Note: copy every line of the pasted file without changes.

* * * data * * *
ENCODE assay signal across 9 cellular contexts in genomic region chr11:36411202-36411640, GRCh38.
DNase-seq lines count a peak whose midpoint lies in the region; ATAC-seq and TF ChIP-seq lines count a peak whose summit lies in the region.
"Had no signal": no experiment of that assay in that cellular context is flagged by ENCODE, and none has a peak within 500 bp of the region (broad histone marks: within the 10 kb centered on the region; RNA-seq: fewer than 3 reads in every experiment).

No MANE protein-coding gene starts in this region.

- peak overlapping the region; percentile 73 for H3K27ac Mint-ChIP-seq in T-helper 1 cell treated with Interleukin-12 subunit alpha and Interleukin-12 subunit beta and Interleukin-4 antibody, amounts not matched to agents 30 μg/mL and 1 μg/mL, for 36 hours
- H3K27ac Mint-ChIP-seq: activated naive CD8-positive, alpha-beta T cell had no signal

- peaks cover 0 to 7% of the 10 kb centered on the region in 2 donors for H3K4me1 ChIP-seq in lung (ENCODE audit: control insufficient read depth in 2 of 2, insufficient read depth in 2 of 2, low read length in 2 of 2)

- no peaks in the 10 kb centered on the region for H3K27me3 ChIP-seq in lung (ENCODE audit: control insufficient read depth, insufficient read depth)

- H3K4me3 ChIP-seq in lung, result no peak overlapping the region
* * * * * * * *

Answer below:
ENCODE assay signal across 9 cellular contexts in genomic region chr11:36411202-36411640, GRCh38.
DNase-seq lines count a peak whose midpoint lies in the region; ATAC-seq and TF ChIP-seq lines count a peak whose summit lies in the region.
"Had no signal": no experiment of that assay in that cellular context is flagged by ENCODE, and none has a peak within 500 bp of the region (broad histone marks: within the 10 kb centered on the region; RNA-seq: fewer than 3 reads in every experiment).

No MANE protein-coding gene starts in this region.

- peak overlapping the region; percentile 73 for H3K27ac Mint-ChIP-seq in T-helper 1 cell treated with Interleukin-12 subunit alpha and Interleukin-12 subunit beta and Interleukin-4 antibody, amounts not matched to agents 30 μg/mL and 1 μg/mL, for 36 hours
- H3K27ac Mint-ChIP-seq: activated naive CD8-positive, alpha-beta T cell had no signal

- peaks cover 0 to 7% of the 10 kb centered on the region in 2 donors for H3K4me1 ChIP-seq in lung (ENCODE audit: control insufficient read depth in 2 of 2, insufficient read depth in 2 of 2, low read length in 2 of 2)

- no peaks in the 10 kb centered on the region for H3K27me3 ChIP-seq in lung (ENCODE audit: control insufficient read depth, insufficient read depth)

- H3K4me3 ChIP-seq in lung, result no peak overlapping the region